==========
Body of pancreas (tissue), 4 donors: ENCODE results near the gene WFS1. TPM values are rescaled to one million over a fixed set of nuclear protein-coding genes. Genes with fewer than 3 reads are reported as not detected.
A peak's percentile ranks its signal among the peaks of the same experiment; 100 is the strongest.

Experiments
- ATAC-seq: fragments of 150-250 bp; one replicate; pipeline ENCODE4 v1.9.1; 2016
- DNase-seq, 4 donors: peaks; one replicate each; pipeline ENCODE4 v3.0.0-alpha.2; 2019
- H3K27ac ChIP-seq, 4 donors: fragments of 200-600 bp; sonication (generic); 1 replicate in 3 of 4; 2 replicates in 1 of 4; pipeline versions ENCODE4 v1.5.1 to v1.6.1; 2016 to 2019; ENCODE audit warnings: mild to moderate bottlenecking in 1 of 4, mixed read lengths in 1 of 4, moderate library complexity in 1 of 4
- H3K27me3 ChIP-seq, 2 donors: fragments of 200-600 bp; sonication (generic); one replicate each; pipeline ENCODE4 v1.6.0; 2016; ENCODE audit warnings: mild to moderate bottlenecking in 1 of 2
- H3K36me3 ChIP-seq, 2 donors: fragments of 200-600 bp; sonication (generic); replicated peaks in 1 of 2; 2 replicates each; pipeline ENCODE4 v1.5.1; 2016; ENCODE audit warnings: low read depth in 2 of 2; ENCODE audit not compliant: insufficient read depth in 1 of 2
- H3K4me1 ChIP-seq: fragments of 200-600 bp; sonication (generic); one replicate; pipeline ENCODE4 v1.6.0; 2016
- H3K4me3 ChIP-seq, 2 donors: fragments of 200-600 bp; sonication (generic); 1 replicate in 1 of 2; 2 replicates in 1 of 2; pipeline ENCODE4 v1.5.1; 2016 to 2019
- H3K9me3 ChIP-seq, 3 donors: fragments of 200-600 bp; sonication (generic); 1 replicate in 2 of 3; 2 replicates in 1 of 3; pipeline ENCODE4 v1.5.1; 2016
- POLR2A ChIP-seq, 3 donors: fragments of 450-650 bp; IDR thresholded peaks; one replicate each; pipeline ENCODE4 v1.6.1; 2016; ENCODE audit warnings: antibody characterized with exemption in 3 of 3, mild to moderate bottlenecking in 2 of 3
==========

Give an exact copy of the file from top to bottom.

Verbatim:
Body of pancreas (tissue), 4 donors: ENCODE results near the gene WFS1. TPM values are rescaled to one million over a fixed set of nuclear protein-coding genes. Genes with fewer than 3 reads are reported as not detected.
A peak's percentile ranks its signal among the peaks of the same experiment; 100 is the strongest.

Experiments
- ATAC-seq: fragments of 150-250 bp; one replicate; pipeline ENCODE4 v1.9.1; 2016
- DNase-seq, 4 donors: peaks; one replicate each; pipeline ENCODE4 v3.0.0-alpha.2; 2019
- H3K27ac ChIP-seq, 4 donors: fragments of 200-600 bp; sonication (generic); 1 replicate in 3 of 4; 2 replicates in 1 of 4; pipeline versions ENCODE4 v1.5.1 to v1.6.1; 2016 to 2019; ENCODE audit warnings: mild to moderate bottlenecking in 1 of 4, mixed read lengths in 1 of 4, moderate library complexity in 1 of 4
- H3K27me3 ChIP-seq, 2 donors: fragments of 200-600 bp; sonication (generic); one replicate each; pipeline ENCODE4 v1.6.0; 2016; ENCODE audit warnings: mild to moderate bottlenecking in 1 of 2
- H3K36me3 ChIP-seq, 2 donors: fragments of 200-600 bp; sonication (generic); replicated peaks in 1 of 2; 2 replicates each; pipeline ENCODE4 v1.5.1; 2016; ENCODE audit warnings: low read depth in 2 of 2; ENCODE audit not compliant: insufficient read depth in 1 of 2
- H3K4me1 ChIP-seq: fragments of 200-600 bp; sonication (generic); one replicate; pipeline ENCODE4 v1.6.0; 2016
- H3K4me3 ChIP-seq, 2 donors: fragments of 200-600 bp; sonication (generic); 1 replicate in 1 of 2; 2 replicates in 1 of 2; pipeline ENCODE4 v1.5.1; 2016 to 2019
- H3K9me3 ChIP-seq, 3 donors: fragments of 200-600 bp; sonication (generic); 1 replicate in 2 of 3; 2 replicates in 1 of 3; pipeline ENCODE4 v1.5.1; 2016
- POLR2A ChIP-seq, 3 donors: fragments of 450-650 bp; IDR thresholded peaks; one replicate each; pipeline ENCODE4 v1.6.1; 2016; ENCODE audit warnings: antibody characterized with exemption in 3 of 3, mild to moderate bottlenecking in 2 of 3